• Acts 1:1 – the gospel accounts are only the beginning of what Jesus did and taught
        • John 21:17; Acts 26:16 – Peter and Paul were commissioned by Jesus to nourish the church by their message.
        • Rev. 1:19 – Jesus commissioned John to write His words in Revelation
        • 2 Peter 3:15-16 (see also Acts 22:14; 26:16) – Peter recognized Paul’s writings as carrying Scriptural authority as well
          • 1 Thes. 2:13; 1 Cor. 14:37-38; 2 Cor. 13:3 – Paul confirms this
      • Rev. 22:18-19 – this warning not to add or take away from the words of “this book” applies to the book of Revelation primarily.  However, since the content of the book of Revelation demands it to be placed at the end of the N.T., it can secondarily be applied to the entire N.T., and even the whole Bible.
    • John 10:3-4, 27; 1 Cor. 2:11-16; 1 John 2:27; 4:6 – all who receive Jesus have his Spirit in them to help in recognizing what is truly God’s word, and thus the N.T. being received by the church throughout centuries as being God’s word  speaks volumes.
      • There were warnings that people should test the words of “leaders” (Matt. 24:23-24; Acts 17:11; 20:30-31; 2 Cor. 11; 1 Thes. 5:21; Heb. 13:9; 2 Peter 2:1-3; 1 John 4:1; Jude 1:3-4; Revelation 2:2), so the N.T. was not blindly accepted, but was discerned to be truly Scripture by early church.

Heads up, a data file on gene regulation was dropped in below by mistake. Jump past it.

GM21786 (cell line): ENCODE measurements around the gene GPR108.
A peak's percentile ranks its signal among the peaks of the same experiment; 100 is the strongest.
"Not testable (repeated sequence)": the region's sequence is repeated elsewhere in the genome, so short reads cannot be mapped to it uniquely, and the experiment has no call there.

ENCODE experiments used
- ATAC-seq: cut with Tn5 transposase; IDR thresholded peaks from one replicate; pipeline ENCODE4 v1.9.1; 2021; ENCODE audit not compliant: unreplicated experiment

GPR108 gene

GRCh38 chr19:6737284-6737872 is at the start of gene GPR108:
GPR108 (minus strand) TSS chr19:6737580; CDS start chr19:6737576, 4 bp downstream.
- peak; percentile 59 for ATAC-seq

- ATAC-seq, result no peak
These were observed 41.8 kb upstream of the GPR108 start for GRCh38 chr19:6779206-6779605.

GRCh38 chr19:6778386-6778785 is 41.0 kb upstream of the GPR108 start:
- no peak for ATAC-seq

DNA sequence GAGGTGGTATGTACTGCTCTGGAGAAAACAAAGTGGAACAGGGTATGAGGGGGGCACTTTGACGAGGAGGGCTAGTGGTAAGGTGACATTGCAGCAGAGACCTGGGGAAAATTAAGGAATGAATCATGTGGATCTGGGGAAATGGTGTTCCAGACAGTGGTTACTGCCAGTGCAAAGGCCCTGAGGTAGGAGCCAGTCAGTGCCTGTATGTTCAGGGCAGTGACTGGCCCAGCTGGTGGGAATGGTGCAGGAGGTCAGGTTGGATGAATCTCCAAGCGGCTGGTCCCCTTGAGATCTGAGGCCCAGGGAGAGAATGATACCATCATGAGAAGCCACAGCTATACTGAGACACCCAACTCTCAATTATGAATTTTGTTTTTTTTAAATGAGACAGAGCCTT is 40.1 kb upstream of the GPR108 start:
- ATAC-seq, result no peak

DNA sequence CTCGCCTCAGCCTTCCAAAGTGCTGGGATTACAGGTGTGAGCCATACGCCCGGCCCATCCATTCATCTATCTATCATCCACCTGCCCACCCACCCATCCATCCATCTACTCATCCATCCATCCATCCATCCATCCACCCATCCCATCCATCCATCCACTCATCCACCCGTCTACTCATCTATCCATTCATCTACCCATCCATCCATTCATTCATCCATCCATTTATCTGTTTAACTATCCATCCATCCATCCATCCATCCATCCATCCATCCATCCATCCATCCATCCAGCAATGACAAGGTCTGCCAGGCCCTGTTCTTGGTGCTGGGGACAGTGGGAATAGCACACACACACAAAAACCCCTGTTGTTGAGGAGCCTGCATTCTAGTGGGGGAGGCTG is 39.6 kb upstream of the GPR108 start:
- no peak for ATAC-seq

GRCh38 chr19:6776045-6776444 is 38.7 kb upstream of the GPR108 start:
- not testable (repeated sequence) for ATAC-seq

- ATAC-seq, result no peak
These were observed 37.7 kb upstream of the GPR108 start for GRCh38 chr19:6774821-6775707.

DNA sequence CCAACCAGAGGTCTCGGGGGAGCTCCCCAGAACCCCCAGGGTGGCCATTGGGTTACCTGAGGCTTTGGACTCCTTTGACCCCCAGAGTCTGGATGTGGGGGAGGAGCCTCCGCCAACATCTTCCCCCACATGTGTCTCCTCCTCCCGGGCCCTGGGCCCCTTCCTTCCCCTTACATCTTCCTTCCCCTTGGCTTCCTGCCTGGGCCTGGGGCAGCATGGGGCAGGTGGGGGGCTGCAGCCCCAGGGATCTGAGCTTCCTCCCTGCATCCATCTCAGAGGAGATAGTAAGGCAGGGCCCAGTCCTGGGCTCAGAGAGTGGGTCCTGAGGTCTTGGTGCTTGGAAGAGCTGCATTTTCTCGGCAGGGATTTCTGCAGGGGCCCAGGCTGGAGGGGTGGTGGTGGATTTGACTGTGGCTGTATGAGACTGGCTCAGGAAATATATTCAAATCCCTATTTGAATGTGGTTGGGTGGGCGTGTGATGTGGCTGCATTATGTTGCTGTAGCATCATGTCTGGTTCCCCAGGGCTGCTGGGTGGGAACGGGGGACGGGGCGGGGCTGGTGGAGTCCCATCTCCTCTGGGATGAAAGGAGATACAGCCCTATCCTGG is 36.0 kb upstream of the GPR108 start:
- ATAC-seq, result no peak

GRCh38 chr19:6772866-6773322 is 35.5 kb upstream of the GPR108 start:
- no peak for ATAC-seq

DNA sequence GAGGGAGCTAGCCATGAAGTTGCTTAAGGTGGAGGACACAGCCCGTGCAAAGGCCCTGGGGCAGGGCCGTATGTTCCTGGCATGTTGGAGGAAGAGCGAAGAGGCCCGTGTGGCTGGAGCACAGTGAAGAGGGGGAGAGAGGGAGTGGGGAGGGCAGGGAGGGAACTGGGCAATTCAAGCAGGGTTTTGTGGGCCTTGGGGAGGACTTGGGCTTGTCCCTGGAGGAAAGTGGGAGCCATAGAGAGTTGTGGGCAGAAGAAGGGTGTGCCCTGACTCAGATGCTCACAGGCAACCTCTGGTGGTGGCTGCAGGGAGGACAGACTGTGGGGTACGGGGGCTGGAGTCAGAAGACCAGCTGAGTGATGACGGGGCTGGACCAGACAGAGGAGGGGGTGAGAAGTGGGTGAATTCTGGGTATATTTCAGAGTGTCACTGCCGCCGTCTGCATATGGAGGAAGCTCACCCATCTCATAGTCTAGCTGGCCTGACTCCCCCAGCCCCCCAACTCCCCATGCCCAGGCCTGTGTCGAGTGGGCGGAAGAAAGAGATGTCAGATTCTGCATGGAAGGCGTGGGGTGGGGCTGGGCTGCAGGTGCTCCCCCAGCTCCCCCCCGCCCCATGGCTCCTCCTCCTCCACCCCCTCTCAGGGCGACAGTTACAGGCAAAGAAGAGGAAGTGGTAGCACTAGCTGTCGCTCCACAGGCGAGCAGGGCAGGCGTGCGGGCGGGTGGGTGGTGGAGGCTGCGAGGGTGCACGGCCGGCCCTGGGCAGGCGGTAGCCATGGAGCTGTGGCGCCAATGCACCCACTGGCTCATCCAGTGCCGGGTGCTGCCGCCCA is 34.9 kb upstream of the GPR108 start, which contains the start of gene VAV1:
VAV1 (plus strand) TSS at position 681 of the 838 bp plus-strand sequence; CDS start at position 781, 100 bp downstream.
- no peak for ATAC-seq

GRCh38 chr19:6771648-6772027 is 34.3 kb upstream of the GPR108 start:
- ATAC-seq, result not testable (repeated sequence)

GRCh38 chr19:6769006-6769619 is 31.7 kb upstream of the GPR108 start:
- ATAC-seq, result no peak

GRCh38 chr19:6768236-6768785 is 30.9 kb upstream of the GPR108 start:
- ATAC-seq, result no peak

4. Matt. 4:1-11 – Scripture is Jesus’ final authority
    • This includes “every word” (Matt. 4:4) and “all” of the words (Luke 24:25).
      • Matt. 5:17-18 (cf. Luke 16:17) – even the jot and tittle
      • Matt. 22:32 – Jesus’ argument hinged on the English word, “am”
      • Matt. 22:41-46; Mark 12:35-37 – Jesus’ argument hinged on, “my”
      • John 10:34-35 – Jesus’ argument hinged on the letter, “s” (“gods” vs. “God”)
    • Scripture is superior to esteemed religious traditions (Mark 7:9-13)
    • John 10:35 – “Scripture cannot be broken”
    • John 17:17 – “Your word is truth” (not just true)
    • Matt. 7:24 – obedience to God’s word is the only secure position
      • Isaiah 55:6-11; 1 Cor. 1:25 – any word proceeding from God is infinitely greater than words/ideas originating with humans
  5. Scripture is relevant to people regardless of their time, place, culture:
    • Matt 22:23-33 – Jesus says to the Jews of his day, “Have you not read what was said to you,” (v.31), about words God spoke to Moses 1,500 years ago
    • Hebrews 11:5-6 – Gives personal identification with words written by Solomon ~1,000 years prior
  6. Scripture is knowable to everyone willing to follow it
    • Matt. 11:25; John 7:17 (cf. John 8:43; 10:27) – a surrendered heart to God will open understanding of the Scriptures, by the help of the Holy Spirit.
      • Mark 4:11-12; Luke 24:25; John 5:37-40 – those with hard and disobedient hearts will not understand
    • Matt. 9:13; 12:3,5,7; 15:3; 19:14; 21:42; 21:13; 22:29,31; John 3:10 – Jesus presumed that people could read the Scriptures and understand their meaning